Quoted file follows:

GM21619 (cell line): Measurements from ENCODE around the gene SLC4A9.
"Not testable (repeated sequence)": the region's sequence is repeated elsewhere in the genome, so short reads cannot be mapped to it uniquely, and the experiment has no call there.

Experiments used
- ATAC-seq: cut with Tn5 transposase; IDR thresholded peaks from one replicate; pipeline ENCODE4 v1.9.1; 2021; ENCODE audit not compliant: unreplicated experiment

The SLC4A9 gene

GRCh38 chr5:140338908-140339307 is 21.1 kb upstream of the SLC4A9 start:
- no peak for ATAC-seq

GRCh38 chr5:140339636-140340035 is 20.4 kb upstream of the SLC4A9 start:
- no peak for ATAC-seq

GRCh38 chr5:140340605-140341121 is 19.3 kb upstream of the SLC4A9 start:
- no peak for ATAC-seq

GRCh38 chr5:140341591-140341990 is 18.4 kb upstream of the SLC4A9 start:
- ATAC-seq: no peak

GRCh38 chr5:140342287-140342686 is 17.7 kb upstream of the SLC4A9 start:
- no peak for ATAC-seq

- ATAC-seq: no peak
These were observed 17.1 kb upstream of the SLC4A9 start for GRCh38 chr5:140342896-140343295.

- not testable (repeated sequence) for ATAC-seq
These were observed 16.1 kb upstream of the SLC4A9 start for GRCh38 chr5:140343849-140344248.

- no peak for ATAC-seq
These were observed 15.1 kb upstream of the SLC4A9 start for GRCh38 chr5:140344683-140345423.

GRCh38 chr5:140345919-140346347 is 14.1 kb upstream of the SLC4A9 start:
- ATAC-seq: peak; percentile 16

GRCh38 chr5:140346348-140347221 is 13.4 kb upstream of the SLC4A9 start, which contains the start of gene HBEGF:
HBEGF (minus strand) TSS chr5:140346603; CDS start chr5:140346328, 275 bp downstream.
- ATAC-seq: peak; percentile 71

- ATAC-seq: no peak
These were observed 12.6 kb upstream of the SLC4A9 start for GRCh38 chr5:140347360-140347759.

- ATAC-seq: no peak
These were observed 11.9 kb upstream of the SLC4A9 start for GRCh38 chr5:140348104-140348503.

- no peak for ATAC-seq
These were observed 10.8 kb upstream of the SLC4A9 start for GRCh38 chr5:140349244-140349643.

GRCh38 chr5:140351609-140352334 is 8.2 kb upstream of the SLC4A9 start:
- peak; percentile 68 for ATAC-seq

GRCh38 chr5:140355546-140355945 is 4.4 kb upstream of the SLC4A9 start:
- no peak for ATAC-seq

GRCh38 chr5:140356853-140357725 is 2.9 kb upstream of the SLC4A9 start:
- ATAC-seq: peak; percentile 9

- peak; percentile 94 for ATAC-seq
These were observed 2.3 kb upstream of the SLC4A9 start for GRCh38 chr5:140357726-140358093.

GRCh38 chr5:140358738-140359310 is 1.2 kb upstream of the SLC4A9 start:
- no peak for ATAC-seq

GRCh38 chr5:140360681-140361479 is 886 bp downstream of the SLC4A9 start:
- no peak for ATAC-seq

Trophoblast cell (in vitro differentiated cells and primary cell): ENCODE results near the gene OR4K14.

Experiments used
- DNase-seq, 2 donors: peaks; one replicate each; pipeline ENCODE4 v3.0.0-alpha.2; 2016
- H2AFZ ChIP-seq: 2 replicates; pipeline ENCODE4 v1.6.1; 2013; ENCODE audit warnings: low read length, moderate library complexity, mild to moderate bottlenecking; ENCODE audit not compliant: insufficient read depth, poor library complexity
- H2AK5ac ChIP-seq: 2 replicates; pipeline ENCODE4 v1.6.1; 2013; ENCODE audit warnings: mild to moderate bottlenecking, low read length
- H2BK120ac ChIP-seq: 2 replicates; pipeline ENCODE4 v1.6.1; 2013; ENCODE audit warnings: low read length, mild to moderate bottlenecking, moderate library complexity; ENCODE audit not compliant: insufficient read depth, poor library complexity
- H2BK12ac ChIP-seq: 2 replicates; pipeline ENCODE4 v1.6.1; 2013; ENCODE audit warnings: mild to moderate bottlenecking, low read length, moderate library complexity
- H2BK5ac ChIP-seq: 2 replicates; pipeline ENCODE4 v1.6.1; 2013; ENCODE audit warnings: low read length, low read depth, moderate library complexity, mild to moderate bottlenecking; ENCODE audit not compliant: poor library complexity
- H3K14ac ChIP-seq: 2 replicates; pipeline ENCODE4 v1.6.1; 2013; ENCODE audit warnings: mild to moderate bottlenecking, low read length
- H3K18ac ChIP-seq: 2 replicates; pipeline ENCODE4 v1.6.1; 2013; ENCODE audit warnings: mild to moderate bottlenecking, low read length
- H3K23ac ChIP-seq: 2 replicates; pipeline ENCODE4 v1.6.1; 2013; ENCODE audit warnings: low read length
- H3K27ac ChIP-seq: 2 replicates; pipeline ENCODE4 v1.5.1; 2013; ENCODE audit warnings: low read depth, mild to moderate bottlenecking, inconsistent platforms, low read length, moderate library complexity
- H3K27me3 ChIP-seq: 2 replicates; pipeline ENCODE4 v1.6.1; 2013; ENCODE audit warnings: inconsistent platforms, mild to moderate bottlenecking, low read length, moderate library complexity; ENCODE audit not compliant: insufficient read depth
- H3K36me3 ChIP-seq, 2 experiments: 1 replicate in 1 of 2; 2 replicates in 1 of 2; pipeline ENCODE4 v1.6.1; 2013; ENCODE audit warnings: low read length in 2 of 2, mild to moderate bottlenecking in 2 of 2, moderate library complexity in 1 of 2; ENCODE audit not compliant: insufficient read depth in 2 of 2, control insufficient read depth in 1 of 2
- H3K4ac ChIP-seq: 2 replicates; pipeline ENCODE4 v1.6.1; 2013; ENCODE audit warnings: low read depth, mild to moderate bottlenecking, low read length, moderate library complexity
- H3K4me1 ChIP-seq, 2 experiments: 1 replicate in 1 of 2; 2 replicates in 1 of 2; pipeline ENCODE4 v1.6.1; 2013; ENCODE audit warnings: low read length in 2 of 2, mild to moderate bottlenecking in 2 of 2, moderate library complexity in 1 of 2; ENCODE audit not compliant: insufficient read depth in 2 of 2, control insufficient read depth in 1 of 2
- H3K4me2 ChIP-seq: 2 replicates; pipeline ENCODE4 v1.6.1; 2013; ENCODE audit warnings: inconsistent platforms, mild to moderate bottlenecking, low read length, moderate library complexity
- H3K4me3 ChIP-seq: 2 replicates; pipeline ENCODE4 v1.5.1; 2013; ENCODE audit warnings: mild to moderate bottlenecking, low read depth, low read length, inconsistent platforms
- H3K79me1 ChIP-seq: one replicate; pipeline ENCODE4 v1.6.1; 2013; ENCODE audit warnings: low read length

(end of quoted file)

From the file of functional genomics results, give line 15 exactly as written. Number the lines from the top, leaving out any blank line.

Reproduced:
- no peak for ATAC-seq